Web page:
Australians don’t know enough about super, fees

While most Australian workers say they support the current superannuation system, more than half believe there is not enough transparency around super funds and fees, according to a new report.

ING Direct's Your Super Future report also found that about 50 per cent of Australians do not believe their super fund will provide them with enough income for retirement. In addition, 35 per cent said they are likely to switch funds to get a better deal on fees.

Vaughn Richtor, ING Direct chief executive, said the report shows a need for super funds to be more transparent.

"As an industry, we need to ensure that super funds are as simple and transparent as possible so that people can see how much they are likely to have accumulated by retirement and plan accordingly," he said.

The report also found that almost half of Australian workers believe that just $500,000 or less will be enough to fund a comfortable retirement. Meanwhile, two in five Australians do not know the balance of their main super fund and 49 per cent are unaware how much they are paying in fees.

ING Direct's executive director of customer delivery, Lisa Claes, said the findings indicate that Australians' current knowledge of retirement-related financial issues is still grey in some areas.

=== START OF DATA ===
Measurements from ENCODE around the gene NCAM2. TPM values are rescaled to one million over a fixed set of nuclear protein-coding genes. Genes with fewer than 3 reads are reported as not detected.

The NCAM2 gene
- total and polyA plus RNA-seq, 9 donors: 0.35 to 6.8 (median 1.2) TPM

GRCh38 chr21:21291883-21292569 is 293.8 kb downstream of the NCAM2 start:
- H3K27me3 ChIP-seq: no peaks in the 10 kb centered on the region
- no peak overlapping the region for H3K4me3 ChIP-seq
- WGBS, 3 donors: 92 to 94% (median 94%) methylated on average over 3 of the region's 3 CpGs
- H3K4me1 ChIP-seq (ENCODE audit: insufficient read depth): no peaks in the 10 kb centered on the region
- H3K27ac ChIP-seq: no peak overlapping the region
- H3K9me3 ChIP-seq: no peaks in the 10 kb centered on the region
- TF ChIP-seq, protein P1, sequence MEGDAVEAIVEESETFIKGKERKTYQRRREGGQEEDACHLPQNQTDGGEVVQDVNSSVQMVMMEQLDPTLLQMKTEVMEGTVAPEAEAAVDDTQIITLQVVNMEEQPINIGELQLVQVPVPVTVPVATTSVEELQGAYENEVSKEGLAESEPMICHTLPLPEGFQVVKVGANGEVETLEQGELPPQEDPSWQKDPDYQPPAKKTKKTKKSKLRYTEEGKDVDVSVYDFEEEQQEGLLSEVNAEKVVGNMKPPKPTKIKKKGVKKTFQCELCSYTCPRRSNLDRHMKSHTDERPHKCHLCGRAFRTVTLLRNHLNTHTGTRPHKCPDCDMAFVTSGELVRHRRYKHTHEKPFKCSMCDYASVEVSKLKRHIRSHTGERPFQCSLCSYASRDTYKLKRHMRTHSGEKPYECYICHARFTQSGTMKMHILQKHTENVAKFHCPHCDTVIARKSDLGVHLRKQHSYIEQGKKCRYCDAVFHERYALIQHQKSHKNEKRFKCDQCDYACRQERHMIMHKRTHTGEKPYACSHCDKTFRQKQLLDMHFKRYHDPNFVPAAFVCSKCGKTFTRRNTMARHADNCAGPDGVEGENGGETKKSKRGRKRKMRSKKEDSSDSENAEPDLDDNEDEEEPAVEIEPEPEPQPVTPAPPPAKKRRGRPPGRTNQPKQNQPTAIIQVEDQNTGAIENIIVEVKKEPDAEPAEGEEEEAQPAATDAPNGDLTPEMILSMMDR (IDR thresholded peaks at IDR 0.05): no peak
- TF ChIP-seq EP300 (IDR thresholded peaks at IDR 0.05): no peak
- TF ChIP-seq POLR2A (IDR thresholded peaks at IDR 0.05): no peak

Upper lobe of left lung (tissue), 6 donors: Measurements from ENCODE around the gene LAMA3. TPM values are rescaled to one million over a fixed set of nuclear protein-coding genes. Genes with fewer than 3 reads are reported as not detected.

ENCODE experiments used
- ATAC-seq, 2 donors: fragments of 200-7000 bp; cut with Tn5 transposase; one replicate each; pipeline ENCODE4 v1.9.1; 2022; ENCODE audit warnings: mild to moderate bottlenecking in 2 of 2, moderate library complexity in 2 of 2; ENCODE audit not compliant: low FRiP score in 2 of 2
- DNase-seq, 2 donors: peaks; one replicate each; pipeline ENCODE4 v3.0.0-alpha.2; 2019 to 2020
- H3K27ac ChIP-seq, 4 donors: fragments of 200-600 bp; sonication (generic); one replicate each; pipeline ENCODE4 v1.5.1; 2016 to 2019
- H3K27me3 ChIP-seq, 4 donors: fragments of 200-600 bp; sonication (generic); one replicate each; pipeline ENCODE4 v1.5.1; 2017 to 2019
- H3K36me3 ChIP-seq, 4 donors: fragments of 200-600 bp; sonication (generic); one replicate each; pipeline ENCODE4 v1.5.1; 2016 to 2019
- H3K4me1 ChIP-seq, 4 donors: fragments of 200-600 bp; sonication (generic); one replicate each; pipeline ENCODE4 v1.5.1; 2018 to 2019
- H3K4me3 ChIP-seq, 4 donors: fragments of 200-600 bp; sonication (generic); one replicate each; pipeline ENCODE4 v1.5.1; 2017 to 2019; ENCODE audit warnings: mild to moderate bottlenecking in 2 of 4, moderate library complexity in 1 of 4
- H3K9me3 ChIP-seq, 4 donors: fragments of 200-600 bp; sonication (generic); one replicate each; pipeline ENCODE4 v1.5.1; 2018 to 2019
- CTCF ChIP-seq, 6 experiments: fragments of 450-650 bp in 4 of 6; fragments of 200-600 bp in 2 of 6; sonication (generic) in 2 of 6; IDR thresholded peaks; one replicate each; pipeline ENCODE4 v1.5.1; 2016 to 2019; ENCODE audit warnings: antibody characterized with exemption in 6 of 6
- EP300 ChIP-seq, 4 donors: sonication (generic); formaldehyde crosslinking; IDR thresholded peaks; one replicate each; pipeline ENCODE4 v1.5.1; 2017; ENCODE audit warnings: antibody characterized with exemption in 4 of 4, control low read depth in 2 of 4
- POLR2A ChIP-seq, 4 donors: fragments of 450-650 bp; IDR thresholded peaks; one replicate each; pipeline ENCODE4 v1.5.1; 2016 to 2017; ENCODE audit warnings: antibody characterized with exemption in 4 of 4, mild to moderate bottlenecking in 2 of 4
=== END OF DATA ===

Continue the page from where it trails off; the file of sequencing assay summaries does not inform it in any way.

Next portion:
"Australians are becoming more financially savvy, but despite thinking we know it all about retirement, we've still got our heads in the sand on some points," she said.

"Too many of us underestimate how much we'll need to live the life we want. For example, housing affordability issues mean today's young people could face a future of managing mortgage repayments well into their later years."

However, when it comes to supporting an increase in superannuation contributions to 12 per cent, a majority of Australians said they are in favour.

Sally Loane, chief executive of the Financial Services Council, believes the current 9.5 per cent rate is "simply too low to enable Australians to self-fund their retirement".

"With average balances still low – at $70,000 for women and $110,000 for men – there is scope to build more flexibility into the superannuation system to reduce the great gender divide," she said.

"Australians recognise that periods of reduced or no workforce participation due to child or elder caring responsibilities play a key role in the gender gap, and they support more flexibility in the super system to help those who have taken 'career breaks' to build their retirement savings when they can.

"There is a good case for increasing superannuation contributions to 12 per cent, with our survey finding that a significant portion of Australians – more than 80 per cent – support the increase as a priority," Ms Loane said.

The online survey that provided data for the Your Super Future report was conducted between 6 and 11 August and canvassed more than 1,200 workers across Australia aged 18 and over. 

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